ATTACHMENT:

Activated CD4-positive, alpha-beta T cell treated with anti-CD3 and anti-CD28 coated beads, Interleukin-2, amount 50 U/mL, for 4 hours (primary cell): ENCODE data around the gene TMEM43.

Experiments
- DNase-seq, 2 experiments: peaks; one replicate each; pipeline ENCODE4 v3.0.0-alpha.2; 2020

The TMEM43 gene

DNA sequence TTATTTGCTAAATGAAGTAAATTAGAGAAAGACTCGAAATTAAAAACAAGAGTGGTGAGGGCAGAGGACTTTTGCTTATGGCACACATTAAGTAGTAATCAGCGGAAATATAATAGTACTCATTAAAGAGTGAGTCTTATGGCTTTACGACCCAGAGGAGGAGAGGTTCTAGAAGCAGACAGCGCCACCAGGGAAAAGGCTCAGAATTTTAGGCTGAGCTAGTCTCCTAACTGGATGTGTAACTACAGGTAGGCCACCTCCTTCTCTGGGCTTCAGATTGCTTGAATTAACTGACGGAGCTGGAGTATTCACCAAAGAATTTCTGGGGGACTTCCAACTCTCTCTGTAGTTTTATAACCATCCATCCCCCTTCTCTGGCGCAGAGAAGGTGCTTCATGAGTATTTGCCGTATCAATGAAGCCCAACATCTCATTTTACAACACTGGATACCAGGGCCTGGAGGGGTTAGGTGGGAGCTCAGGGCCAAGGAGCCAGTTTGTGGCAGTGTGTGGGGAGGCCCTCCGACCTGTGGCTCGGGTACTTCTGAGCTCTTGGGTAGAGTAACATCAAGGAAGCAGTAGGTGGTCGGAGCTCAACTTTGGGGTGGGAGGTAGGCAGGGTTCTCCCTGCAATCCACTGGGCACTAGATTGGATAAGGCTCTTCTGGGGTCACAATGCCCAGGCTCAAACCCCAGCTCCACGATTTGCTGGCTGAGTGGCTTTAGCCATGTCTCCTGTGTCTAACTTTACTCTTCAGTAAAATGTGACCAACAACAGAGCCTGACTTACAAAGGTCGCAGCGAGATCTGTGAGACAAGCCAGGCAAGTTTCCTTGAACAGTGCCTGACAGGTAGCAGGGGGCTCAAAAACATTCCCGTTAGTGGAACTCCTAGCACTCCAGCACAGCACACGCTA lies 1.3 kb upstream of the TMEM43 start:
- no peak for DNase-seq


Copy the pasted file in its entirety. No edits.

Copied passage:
Activated CD4-positive, alpha-beta T cell treated with anti-CD3 and anti-CD28 coated beads, Interleukin-2, amount 50 U/mL, for 4 hours (primary cell): ENCODE data around the gene TMEM43.

Experiments
- DNase-seq, 2 experiments: peaks; one replicate each; pipeline ENCODE4 v3.0.0-alpha.2; 2020

The TMEM43 gene

DNA sequence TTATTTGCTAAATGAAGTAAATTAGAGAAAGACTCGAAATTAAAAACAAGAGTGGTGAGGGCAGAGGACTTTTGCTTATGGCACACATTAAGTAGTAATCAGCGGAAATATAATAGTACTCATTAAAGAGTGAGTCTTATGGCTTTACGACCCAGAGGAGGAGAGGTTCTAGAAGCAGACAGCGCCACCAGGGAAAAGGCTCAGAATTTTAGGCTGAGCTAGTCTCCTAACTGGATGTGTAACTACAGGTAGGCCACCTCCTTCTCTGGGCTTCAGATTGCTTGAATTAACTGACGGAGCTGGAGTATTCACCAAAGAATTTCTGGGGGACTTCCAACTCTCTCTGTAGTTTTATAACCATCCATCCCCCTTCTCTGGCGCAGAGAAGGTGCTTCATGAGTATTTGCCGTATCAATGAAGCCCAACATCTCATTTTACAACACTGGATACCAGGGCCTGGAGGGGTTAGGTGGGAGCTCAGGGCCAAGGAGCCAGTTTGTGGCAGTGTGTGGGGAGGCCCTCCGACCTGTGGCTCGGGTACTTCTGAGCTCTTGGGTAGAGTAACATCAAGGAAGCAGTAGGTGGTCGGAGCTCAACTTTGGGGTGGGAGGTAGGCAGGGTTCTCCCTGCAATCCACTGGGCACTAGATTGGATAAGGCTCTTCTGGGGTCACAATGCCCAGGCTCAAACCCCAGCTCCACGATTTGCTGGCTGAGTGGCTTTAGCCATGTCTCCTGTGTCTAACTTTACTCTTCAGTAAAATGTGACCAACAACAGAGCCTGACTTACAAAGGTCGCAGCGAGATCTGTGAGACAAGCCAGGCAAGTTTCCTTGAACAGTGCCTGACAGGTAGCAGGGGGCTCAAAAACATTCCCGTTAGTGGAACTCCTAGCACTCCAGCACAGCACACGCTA lies 1.3 kb upstream of the TMEM43 start:
- no peak for DNase-seq